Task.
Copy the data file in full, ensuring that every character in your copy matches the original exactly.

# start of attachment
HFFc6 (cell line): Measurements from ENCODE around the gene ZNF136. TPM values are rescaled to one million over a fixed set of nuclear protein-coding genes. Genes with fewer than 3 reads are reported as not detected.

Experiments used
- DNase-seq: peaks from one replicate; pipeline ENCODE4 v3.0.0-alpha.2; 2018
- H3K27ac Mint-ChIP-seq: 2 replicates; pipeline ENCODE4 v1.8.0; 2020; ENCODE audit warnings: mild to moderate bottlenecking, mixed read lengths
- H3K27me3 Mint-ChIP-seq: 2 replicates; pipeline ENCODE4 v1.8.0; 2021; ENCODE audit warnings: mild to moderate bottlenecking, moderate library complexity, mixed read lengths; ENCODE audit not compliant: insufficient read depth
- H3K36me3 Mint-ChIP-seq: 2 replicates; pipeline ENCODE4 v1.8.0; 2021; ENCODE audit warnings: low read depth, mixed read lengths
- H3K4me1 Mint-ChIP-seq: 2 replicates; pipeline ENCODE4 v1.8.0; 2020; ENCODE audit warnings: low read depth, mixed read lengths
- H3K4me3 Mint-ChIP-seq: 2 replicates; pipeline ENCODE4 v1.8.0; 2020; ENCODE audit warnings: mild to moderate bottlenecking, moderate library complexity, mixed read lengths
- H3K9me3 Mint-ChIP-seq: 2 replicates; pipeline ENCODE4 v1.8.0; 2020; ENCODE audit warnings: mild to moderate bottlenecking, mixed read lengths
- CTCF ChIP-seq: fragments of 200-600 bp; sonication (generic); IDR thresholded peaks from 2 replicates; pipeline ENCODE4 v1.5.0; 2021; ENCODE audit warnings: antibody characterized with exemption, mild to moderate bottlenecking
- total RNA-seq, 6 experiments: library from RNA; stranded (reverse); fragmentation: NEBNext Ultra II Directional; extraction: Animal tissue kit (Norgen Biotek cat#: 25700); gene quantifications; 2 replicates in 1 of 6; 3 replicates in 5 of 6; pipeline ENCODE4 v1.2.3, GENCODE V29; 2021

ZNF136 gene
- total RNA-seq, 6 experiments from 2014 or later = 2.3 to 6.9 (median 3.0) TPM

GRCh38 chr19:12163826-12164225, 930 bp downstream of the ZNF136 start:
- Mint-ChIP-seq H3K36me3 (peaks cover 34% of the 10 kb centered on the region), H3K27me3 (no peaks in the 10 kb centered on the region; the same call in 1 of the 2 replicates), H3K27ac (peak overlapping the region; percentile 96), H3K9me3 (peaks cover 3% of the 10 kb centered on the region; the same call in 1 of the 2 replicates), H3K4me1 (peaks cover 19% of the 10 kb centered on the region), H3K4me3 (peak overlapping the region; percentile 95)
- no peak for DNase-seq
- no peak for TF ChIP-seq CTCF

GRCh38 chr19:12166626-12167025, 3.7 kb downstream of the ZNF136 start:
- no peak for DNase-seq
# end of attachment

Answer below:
HFFc6 (cell line): Measurements from ENCODE around the gene ZNF136. TPM values are rescaled to one million over a fixed set of nuclear protein-coding genes. Genes with fewer than 3 reads are reported as not detected.

Experiments used
- DNase-seq: peaks from one replicate; pipeline ENCODE4 v3.0.0-alpha.2; 2018
- H3K27ac Mint-ChIP-seq: 2 replicates; pipeline ENCODE4 v1.8.0; 2020; ENCODE audit warnings: mild to moderate bottlenecking, mixed read lengths
- H3K27me3 Mint-ChIP-seq: 2 replicates; pipeline ENCODE4 v1.8.0; 2021; ENCODE audit warnings: mild to moderate bottlenecking, moderate library complexity, mixed read lengths; ENCODE audit not compliant: insufficient read depth
- H3K36me3 Mint-ChIP-seq: 2 replicates; pipeline ENCODE4 v1.8.0; 2021; ENCODE audit warnings: low read depth, mixed read lengths
- H3K4me1 Mint-ChIP-seq: 2 replicates; pipeline ENCODE4 v1.8.0; 2020; ENCODE audit warnings: low read depth, mixed read lengths
- H3K4me3 Mint-ChIP-seq: 2 replicates; pipeline ENCODE4 v1.8.0; 2020; ENCODE audit warnings: mild to moderate bottlenecking, moderate library complexity, mixed read lengths
- H3K9me3 Mint-ChIP-seq: 2 replicates; pipeline ENCODE4 v1.8.0; 2020; ENCODE audit warnings: mild to moderate bottlenecking, mixed read lengths
- CTCF ChIP-seq: fragments of 200-600 bp; sonication (generic); IDR thresholded peaks from 2 replicates; pipeline ENCODE4 v1.5.0; 2021; ENCODE audit warnings: antibody characterized with exemption, mild to moderate bottlenecking
- total RNA-seq, 6 experiments: library from RNA; stranded (reverse); fragmentation: NEBNext Ultra II Directional; extraction: Animal tissue kit (Norgen Biotek cat#: 25700); gene quantifications; 2 replicates in 1 of 6; 3 replicates in 5 of 6; pipeline ENCODE4 v1.2.3, GENCODE V29; 2021

ZNF136 gene
- total RNA-seq, 6 experiments from 2014 or later = 2.3 to 6.9 (median 3.0) TPM

GRCh38 chr19:12163826-12164225, 930 bp downstream of the ZNF136 start:
- Mint-ChIP-seq H3K36me3 (peaks cover 34% of the 10 kb centered on the region), H3K27me3 (no peaks in the 10 kb centered on the region; the same call in 1 of the 2 replicates), H3K27ac (peak overlapping the region; percentile 96), H3K9me3 (peaks cover 3% of the 10 kb centered on the region; the same call in 1 of the 2 replicates), H3K4me1 (peaks cover 19% of the 10 kb centered on the region), H3K4me3 (peak overlapping the region; percentile 95)
- no peak for DNase-seq
- no peak for TF ChIP-seq CTCF

GRCh38 chr19:12166626-12167025, 3.7 kb downstream of the ZNF136 start:
- no peak for DNase-seq